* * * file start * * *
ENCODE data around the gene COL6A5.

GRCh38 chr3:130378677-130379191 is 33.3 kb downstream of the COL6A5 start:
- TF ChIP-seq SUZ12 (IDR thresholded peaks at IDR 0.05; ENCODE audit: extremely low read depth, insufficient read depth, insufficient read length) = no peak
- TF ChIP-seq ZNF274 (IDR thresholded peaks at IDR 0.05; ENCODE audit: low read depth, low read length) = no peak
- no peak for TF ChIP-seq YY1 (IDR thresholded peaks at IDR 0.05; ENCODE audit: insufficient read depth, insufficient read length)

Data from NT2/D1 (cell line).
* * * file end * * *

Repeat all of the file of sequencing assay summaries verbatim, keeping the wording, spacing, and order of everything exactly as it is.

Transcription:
ENCODE data around the gene COL6A5.

GRCh38 chr3:130378677-130379191 is 33.3 kb downstream of the COL6A5 start:
- TF ChIP-seq SUZ12 (IDR thresholded peaks at IDR 0.05; ENCODE audit: extremely low read depth, insufficient read depth, insufficient read length) = no peak
- TF ChIP-seq ZNF274 (IDR thresholded peaks at IDR 0.05; ENCODE audit: low read depth, low read length) = no peak
- no peak for TF ChIP-seq YY1 (IDR thresholded peaks at IDR 0.05; ENCODE audit: insufficient read depth, insufficient read length)

Data from NT2/D1 (cell line).